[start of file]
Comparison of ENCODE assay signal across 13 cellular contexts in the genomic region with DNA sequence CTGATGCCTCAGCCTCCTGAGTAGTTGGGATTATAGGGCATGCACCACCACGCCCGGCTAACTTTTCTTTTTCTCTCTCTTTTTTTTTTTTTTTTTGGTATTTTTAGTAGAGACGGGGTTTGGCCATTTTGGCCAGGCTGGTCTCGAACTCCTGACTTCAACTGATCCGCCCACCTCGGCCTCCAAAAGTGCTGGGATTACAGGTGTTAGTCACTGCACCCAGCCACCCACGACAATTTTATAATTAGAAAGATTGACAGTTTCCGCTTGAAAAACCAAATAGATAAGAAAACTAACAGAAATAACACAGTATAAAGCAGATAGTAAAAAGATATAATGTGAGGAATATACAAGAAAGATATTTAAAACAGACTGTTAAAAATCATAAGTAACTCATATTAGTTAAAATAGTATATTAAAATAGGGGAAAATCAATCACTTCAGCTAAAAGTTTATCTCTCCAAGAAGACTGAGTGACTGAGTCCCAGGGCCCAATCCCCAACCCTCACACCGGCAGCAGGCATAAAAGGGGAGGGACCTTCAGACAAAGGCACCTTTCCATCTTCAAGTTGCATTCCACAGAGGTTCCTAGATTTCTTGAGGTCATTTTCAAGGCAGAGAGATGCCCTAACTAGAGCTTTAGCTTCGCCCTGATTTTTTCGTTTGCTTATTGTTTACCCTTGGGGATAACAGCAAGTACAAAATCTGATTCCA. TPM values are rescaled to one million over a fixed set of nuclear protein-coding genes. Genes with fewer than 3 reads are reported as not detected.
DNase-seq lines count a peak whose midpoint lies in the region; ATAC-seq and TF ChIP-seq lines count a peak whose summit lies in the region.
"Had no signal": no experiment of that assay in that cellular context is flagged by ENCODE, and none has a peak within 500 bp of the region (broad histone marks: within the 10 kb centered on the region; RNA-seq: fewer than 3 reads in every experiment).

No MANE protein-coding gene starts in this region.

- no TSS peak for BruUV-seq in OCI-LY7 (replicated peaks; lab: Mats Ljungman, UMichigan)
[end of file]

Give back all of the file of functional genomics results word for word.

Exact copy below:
Comparison of ENCODE assay signal across 13 cellular contexts in the genomic region with DNA sequence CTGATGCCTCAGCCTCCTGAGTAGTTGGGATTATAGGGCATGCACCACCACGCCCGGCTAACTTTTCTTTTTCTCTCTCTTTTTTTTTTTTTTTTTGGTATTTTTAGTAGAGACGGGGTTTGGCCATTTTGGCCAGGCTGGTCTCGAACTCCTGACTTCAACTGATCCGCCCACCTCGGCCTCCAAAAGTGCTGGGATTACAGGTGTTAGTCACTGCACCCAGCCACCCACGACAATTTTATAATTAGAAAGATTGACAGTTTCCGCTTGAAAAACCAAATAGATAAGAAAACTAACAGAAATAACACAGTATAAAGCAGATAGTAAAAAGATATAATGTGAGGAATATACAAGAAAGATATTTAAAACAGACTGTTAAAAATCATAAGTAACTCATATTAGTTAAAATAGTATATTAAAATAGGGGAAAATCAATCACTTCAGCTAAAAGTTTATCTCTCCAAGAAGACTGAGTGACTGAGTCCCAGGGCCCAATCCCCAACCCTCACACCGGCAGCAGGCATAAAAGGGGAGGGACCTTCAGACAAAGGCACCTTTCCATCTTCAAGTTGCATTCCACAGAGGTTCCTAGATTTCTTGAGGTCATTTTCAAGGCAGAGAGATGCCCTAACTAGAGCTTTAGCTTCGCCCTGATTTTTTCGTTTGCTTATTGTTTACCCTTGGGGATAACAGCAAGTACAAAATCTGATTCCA. TPM values are rescaled to one million over a fixed set of nuclear protein-coding genes. Genes with fewer than 3 reads are reported as not detected.
DNase-seq lines count a peak whose midpoint lies in the region; ATAC-seq and TF ChIP-seq lines count a peak whose summit lies in the region.
"Had no signal": no experiment of that assay in that cellular context is flagged by ENCODE, and none has a peak within 500 bp of the region (broad histone marks: within the 10 kb centered on the region; RNA-seq: fewer than 3 reads in every experiment).

No MANE protein-coding gene starts in this region.

- no TSS peak for BruUV-seq in OCI-LY7 (replicated peaks; lab: Mats Ljungman, UMichigan)